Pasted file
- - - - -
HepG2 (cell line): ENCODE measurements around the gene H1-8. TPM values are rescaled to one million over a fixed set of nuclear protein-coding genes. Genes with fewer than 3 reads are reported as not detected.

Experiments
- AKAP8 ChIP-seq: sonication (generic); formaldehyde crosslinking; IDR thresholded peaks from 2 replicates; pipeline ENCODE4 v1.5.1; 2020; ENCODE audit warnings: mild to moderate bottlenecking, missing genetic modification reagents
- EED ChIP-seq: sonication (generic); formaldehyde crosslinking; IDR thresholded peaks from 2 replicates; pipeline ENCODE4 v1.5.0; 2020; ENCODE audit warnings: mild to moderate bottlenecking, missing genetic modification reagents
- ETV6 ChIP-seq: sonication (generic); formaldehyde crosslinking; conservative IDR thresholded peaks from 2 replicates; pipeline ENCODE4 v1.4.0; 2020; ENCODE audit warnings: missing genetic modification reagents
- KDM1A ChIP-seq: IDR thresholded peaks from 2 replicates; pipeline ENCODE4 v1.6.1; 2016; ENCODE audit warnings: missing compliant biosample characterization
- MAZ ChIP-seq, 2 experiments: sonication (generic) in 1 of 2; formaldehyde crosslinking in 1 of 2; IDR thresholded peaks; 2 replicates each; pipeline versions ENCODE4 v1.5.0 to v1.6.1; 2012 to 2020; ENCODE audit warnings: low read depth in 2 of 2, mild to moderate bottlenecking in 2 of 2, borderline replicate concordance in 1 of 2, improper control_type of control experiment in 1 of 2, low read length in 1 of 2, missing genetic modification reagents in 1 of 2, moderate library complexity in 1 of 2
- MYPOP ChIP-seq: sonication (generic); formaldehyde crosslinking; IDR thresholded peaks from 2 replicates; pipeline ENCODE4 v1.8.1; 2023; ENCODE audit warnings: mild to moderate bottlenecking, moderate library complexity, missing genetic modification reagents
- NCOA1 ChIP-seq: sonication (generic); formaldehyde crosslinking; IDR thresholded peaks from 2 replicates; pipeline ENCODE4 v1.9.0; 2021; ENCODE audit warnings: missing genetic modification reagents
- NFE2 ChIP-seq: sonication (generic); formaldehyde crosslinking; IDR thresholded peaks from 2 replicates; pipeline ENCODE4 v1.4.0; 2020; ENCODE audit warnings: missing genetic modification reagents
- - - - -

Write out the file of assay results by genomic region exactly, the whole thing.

HepG2 (cell line): ENCODE measurements around the gene H1-8. TPM values are rescaled to one million over a fixed set of nuclear protein-coding genes. Genes with fewer than 3 reads are reported as not detected.

Experiments
- AKAP8 ChIP-seq: sonication (generic); formaldehyde crosslinking; IDR thresholded peaks from 2 replicates; pipeline ENCODE4 v1.5.1; 2020; ENCODE audit warnings: mild to moderate bottlenecking, missing genetic modification reagents
- EED ChIP-seq: sonication (generic); formaldehyde crosslinking; IDR thresholded peaks from 2 replicates; pipeline ENCODE4 v1.5.0; 2020; ENCODE audit warnings: mild to moderate bottlenecking, missing genetic modification reagents
- ETV6 ChIP-seq: sonication (generic); formaldehyde crosslinking; conservative IDR thresholded peaks from 2 replicates; pipeline ENCODE4 v1.4.0; 2020; ENCODE audit warnings: missing genetic modification reagents
- KDM1A ChIP-seq: IDR thresholded peaks from 2 replicates; pipeline ENCODE4 v1.6.1; 2016; ENCODE audit warnings: missing compliant biosample characterization
- MAZ ChIP-seq, 2 experiments: sonication (generic) in 1 of 2; formaldehyde crosslinking in 1 of 2; IDR thresholded peaks; 2 replicates each; pipeline versions ENCODE4 v1.5.0 to v1.6.1; 2012 to 2020; ENCODE audit warnings: low read depth in 2 of 2, mild to moderate bottlenecking in 2 of 2, borderline replicate concordance in 1 of 2, improper control_type of control experiment in 1 of 2, low read length in 1 of 2, missing genetic modification reagents in 1 of 2, moderate library complexity in 1 of 2
- MYPOP ChIP-seq: sonication (generic); formaldehyde crosslinking; IDR thresholded peaks from 2 replicates; pipeline ENCODE4 v1.8.1; 2023; ENCODE audit warnings: mild to moderate bottlenecking, moderate library complexity, missing genetic modification reagents
- NCOA1 ChIP-seq: sonication (generic); formaldehyde crosslinking; IDR thresholded peaks from 2 replicates; pipeline ENCODE4 v1.9.0; 2021; ENCODE audit warnings: missing genetic modification reagents
- NFE2 ChIP-seq: sonication (generic); formaldehyde crosslinking; IDR thresholded peaks from 2 replicates; pipeline ENCODE4 v1.4.0; 2020; ENCODE audit warnings: missing genetic modification reagents